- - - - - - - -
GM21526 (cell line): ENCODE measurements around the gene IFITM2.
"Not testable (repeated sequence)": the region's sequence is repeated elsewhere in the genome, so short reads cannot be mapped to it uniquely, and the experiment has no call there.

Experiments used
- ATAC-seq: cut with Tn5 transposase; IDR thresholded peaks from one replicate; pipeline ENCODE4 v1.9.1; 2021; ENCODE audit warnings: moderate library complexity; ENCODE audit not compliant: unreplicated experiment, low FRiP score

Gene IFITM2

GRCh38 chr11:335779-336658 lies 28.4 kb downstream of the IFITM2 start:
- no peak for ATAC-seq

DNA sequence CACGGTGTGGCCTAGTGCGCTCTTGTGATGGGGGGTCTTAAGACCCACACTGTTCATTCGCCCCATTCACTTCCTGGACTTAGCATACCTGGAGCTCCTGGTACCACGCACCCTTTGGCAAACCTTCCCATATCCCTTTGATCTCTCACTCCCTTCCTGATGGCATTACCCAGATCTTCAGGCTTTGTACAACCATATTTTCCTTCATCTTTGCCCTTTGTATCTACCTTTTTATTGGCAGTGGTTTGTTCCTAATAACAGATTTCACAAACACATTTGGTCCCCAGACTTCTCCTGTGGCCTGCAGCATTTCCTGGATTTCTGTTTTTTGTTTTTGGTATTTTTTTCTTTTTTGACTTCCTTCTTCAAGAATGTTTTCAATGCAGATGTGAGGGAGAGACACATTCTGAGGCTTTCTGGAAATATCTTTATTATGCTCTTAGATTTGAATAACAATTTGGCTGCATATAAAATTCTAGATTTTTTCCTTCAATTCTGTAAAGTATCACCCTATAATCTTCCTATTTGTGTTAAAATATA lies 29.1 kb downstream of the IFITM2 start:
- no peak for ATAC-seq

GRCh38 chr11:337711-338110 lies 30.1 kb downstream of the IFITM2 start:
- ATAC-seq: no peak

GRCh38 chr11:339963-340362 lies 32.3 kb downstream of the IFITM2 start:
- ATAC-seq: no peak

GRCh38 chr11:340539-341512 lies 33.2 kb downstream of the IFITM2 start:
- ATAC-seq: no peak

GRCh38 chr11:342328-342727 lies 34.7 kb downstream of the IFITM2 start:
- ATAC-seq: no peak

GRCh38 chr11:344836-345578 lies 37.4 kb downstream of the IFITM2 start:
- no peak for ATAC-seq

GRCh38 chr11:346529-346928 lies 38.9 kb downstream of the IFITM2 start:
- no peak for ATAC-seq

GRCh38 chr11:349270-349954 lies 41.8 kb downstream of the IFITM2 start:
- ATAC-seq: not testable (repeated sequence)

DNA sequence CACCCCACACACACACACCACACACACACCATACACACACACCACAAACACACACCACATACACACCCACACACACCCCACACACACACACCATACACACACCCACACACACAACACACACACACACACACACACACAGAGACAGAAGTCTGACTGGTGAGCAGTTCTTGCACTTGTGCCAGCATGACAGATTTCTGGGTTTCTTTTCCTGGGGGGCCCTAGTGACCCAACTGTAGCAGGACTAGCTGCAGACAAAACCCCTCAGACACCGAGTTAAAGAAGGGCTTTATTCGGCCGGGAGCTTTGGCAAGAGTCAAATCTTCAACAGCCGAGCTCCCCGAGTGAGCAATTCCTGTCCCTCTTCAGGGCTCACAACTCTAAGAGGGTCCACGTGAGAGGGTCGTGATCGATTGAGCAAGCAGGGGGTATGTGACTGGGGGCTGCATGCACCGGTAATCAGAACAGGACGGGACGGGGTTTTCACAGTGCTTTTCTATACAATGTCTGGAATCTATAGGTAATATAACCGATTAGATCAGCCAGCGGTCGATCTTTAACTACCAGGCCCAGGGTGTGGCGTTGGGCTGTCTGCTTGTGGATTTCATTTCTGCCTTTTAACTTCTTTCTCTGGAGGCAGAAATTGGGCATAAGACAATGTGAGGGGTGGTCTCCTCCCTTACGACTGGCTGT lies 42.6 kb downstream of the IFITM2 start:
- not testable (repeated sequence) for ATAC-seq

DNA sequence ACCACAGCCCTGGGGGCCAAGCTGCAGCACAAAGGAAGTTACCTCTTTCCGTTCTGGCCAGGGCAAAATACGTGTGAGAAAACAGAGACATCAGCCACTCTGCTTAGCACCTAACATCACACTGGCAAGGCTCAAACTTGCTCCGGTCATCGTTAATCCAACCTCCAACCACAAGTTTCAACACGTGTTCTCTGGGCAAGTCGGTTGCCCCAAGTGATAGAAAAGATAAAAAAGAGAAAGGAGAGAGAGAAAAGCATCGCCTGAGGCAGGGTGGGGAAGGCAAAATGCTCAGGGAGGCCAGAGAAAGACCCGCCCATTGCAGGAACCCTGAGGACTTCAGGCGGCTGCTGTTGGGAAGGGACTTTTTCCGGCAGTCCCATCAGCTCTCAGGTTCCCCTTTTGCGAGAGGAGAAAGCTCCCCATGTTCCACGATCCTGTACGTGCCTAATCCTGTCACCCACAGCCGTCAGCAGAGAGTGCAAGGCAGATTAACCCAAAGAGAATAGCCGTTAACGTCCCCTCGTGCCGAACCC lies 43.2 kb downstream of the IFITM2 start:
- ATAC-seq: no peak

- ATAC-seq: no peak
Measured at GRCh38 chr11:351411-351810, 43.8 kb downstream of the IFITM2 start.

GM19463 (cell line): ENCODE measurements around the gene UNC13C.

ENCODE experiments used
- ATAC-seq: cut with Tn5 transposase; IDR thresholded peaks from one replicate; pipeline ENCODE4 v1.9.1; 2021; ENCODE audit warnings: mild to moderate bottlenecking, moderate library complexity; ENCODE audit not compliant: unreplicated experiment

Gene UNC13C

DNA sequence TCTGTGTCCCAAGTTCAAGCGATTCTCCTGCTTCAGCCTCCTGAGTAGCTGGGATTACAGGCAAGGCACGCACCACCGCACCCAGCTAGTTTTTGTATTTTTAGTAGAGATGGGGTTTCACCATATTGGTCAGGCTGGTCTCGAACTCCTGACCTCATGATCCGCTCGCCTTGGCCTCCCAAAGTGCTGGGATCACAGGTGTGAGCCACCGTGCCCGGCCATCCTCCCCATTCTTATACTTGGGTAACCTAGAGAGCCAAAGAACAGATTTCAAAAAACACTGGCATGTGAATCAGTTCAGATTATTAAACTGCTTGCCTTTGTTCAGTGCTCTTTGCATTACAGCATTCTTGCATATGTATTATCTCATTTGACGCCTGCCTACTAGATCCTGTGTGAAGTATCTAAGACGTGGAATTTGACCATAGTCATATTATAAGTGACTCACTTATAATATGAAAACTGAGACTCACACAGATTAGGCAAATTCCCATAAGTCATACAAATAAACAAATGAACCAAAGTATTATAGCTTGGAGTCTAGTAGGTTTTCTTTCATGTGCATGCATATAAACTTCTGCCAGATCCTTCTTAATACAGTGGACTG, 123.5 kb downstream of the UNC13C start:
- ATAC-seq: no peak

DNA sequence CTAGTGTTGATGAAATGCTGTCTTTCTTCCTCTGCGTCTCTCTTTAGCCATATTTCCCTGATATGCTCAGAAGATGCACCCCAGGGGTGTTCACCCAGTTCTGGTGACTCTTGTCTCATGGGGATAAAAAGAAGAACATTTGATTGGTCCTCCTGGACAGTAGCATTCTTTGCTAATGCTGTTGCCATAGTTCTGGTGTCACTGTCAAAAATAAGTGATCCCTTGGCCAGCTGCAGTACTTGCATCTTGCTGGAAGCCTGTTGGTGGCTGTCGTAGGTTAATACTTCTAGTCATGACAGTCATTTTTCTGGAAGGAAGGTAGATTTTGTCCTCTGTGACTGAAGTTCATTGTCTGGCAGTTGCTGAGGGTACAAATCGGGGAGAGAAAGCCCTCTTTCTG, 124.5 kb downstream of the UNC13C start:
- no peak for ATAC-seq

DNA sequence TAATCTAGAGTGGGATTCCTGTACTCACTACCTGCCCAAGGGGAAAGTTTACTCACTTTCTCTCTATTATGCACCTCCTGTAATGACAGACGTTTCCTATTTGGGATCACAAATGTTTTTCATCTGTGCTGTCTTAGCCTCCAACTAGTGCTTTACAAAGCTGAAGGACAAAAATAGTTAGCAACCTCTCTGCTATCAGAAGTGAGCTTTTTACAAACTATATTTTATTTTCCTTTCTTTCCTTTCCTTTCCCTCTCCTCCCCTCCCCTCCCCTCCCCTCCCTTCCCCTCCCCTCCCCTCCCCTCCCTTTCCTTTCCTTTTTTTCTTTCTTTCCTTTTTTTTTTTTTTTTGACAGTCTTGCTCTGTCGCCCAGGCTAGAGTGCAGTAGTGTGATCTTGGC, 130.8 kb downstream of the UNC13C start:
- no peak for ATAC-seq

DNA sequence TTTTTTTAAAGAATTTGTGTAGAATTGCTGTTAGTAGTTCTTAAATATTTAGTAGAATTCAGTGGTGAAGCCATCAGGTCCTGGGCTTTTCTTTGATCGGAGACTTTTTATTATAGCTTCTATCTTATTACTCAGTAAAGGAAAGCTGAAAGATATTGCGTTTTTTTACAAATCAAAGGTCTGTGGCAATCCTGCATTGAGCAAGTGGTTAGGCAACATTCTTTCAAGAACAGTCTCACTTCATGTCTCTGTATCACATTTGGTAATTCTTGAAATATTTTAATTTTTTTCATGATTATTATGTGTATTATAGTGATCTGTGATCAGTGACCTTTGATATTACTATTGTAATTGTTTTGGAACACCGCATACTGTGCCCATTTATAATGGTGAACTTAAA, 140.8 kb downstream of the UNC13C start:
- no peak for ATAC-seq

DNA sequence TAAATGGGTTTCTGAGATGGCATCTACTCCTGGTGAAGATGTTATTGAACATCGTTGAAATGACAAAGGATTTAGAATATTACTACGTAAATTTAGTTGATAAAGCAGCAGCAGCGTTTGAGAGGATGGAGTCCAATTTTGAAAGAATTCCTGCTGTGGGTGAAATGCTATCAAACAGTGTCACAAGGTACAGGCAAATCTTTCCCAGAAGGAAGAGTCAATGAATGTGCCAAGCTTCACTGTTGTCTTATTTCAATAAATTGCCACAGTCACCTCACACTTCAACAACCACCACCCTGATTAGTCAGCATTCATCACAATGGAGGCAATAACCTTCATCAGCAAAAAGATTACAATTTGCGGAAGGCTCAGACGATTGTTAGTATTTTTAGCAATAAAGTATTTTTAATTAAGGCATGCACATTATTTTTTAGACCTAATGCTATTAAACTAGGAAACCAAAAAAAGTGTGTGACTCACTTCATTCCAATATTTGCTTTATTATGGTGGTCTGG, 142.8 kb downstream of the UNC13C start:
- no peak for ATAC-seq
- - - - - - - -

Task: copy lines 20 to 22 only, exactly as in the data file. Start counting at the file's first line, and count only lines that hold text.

GRCh38 chr11:346529-346928 lies 38.9 kb downstream of the IFITM2 start:
- no peak for ATAC-seq

GRCh38 chr11:349270-349954 lies 41.8 kb downstream of the IFITM2 start: